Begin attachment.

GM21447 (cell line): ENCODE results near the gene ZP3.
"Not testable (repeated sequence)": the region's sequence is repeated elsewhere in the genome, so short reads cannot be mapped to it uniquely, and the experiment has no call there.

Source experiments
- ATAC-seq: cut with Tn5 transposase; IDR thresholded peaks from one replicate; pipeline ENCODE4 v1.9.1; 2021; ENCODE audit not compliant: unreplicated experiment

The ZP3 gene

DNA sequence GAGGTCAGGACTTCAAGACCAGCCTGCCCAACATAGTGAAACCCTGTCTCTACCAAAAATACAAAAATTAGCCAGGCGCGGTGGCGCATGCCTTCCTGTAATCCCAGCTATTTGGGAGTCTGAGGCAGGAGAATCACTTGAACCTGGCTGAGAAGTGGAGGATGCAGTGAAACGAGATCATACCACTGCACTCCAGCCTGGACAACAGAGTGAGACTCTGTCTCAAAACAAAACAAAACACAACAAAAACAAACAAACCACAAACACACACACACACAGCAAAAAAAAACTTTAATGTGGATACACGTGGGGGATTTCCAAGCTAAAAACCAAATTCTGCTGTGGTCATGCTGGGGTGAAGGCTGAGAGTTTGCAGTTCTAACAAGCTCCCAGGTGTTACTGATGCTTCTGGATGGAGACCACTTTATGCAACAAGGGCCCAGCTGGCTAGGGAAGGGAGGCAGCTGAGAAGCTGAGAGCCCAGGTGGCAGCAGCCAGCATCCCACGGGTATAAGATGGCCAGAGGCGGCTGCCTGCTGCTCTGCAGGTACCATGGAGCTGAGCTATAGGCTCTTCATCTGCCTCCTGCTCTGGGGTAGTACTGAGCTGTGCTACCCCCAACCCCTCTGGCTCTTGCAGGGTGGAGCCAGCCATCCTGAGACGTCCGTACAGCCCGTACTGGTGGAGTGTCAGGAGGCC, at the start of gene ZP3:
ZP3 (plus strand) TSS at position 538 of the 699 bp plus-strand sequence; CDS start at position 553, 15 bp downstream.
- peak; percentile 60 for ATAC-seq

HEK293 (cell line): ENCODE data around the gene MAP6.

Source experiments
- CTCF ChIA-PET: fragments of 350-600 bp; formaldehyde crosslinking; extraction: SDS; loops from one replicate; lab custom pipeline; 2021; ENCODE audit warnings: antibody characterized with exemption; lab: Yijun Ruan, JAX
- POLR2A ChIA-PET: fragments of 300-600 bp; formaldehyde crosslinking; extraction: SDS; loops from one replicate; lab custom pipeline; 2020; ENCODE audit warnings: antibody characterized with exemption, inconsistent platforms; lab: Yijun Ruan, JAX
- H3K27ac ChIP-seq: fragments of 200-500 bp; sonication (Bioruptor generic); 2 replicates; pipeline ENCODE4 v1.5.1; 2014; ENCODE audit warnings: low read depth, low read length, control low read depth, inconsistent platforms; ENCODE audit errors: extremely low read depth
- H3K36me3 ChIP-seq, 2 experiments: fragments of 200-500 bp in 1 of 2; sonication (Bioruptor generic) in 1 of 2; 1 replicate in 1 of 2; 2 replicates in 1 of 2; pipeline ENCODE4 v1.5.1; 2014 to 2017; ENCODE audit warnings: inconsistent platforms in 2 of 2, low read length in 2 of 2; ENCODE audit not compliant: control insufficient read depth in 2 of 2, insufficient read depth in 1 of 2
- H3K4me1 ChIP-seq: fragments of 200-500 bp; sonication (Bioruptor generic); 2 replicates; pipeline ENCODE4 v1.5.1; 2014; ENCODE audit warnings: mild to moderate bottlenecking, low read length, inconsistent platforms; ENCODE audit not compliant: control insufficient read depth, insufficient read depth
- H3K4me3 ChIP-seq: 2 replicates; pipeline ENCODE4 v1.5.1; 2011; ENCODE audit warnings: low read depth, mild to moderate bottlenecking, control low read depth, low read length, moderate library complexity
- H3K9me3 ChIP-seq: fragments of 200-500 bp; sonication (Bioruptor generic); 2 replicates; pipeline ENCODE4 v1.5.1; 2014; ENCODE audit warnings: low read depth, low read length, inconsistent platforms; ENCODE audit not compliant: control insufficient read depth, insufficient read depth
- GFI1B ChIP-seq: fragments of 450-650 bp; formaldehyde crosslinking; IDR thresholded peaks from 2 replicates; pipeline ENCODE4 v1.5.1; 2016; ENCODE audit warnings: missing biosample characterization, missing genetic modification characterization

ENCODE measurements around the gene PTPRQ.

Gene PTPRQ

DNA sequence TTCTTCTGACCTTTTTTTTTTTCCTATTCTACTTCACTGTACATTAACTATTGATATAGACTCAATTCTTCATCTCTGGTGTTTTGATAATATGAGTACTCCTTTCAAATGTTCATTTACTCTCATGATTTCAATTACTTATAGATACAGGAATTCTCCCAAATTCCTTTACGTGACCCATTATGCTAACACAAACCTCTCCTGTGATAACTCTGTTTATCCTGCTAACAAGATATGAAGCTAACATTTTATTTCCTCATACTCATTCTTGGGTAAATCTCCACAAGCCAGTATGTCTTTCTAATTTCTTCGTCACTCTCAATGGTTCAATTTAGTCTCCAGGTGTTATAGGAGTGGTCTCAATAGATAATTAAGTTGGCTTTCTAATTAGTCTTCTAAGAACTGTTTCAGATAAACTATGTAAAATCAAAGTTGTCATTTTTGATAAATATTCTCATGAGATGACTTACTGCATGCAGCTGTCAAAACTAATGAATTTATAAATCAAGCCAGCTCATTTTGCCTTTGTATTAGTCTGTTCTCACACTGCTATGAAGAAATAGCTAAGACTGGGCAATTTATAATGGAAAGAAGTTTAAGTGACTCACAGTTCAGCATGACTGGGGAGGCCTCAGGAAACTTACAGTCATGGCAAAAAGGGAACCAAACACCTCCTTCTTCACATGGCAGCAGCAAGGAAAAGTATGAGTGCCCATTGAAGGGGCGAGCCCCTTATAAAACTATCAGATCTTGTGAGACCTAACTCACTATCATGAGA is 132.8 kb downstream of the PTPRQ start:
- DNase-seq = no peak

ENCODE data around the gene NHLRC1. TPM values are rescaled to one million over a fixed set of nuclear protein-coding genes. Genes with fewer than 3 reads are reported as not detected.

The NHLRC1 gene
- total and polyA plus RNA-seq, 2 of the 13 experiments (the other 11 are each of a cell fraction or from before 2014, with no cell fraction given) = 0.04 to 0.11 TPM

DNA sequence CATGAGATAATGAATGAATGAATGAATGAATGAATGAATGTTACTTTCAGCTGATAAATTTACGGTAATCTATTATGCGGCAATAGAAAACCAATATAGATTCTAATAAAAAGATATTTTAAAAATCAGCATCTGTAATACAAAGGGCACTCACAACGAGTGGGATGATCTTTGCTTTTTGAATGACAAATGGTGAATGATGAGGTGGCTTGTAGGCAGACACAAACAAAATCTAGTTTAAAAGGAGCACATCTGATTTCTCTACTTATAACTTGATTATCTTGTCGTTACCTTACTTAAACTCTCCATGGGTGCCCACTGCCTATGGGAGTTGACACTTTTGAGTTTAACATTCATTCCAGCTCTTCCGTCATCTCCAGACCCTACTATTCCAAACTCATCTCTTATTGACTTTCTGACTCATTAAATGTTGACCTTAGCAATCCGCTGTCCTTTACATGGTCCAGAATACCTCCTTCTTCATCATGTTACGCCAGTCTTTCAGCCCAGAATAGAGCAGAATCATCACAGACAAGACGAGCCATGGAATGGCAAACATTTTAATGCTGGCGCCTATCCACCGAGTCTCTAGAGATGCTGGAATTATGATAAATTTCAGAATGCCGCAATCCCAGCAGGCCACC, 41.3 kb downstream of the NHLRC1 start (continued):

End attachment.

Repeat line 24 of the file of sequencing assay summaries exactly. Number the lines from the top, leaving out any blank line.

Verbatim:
The NHLRC1 gene